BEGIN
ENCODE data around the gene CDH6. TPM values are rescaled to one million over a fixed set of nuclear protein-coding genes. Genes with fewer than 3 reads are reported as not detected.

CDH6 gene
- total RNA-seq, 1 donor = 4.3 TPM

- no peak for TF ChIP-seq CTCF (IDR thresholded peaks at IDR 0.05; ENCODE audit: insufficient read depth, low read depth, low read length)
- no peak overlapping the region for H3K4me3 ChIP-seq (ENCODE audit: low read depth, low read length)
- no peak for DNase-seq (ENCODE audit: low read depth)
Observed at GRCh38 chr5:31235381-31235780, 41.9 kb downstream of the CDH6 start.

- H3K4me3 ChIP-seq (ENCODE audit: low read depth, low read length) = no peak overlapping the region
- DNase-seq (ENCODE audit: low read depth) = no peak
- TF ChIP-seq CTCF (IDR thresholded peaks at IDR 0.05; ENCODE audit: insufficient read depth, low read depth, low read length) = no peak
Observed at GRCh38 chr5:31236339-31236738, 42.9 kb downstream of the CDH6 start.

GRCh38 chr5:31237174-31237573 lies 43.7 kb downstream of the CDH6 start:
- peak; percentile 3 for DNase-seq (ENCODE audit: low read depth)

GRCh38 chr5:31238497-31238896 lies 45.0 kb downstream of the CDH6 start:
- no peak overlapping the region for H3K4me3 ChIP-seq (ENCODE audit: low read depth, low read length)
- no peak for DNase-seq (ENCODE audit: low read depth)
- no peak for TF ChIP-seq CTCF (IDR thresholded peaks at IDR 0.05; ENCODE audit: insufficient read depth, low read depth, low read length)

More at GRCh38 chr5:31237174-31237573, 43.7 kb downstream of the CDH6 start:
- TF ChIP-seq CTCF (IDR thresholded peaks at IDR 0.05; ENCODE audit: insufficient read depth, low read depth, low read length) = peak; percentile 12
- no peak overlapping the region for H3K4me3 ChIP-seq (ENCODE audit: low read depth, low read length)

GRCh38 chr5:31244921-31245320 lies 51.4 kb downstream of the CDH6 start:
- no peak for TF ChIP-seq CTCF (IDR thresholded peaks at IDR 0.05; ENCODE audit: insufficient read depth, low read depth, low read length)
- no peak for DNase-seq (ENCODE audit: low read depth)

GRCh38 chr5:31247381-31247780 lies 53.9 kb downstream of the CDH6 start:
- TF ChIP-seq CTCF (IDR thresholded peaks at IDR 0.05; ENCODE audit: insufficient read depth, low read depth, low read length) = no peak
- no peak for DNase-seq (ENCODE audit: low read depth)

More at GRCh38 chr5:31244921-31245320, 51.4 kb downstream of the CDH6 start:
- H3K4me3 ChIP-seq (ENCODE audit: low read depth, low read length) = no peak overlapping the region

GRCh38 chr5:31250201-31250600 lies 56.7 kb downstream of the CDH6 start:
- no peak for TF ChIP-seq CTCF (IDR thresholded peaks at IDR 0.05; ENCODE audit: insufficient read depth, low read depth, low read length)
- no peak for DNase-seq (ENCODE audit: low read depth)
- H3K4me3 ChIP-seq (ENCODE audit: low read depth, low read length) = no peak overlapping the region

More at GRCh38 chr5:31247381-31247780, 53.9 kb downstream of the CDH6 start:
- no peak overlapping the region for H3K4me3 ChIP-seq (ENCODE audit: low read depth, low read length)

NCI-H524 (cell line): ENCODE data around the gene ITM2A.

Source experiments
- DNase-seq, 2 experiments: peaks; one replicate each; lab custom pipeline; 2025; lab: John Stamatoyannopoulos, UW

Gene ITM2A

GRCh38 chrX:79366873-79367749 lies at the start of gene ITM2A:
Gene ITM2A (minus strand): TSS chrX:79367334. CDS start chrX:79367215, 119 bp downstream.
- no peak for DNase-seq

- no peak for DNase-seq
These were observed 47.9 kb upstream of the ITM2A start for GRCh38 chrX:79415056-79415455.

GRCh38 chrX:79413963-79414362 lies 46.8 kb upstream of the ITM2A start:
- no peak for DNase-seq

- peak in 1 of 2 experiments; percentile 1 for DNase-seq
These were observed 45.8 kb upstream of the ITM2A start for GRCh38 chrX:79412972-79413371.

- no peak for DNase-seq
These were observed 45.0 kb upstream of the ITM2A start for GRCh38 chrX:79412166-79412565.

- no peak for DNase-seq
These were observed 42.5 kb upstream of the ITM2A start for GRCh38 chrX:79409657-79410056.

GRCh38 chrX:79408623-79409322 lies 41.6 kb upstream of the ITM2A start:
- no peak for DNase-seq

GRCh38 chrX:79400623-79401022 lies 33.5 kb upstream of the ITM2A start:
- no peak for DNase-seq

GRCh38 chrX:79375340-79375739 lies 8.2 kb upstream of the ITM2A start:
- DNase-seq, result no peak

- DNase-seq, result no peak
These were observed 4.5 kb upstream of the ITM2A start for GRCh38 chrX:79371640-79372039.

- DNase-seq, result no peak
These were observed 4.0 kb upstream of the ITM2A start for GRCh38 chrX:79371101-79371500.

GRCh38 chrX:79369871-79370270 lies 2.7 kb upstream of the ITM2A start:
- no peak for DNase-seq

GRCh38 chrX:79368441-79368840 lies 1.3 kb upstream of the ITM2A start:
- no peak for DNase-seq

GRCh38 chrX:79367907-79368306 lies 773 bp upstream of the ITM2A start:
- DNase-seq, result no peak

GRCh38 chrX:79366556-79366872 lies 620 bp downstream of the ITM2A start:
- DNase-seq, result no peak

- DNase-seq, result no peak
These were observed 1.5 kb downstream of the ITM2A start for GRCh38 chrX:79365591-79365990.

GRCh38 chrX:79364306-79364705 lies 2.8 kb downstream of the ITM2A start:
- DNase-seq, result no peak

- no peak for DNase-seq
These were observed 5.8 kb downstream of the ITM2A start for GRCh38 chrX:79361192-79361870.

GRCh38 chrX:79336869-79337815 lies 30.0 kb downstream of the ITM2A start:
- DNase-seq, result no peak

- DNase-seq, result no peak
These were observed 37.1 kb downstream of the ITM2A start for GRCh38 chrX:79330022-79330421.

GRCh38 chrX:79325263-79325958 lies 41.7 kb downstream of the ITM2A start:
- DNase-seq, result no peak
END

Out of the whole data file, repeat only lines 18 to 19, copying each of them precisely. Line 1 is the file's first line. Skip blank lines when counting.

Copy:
More at GRCh38 chr5:31237174-31237573, 43.7 kb downstream of the CDH6 start:
- TF ChIP-seq CTCF (IDR thresholded peaks at IDR 0.05; ENCODE audit: insufficient read depth, low read depth, low read length) = peak; percentile 12